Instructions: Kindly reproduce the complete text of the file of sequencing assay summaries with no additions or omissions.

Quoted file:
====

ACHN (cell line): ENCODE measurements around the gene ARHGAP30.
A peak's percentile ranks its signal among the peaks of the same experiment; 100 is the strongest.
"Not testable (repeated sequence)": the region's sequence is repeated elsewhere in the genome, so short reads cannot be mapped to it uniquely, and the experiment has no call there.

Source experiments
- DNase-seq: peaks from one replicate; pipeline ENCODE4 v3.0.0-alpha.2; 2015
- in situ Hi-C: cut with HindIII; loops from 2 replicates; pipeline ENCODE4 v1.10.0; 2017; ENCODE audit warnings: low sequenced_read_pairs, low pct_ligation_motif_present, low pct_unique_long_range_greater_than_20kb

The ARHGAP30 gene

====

ACHN (cell line): ENCODE measurements around the gene ARHGAP30.
A peak's percentile ranks its signal among the peaks of the same experiment; 100 is the strongest.
"Not testable (repeated sequence)": the region's sequence is repeated elsewhere in the genome, so short reads cannot be mapped to it uniquely, and the experiment has no call there.

Source experiments
- DNase-seq: peaks from one replicate; pipeline ENCODE4 v3.0.0-alpha.2; 2015
- in situ Hi-C: cut with HindIII; loops from 2 replicates; pipeline ENCODE4 v1.10.0; 2017; ENCODE audit warnings: low sequenced_read_pairs, low pct_ligation_motif_present, low pct_unique_long_range_greater_than_20kb

The ARHGAP30 gene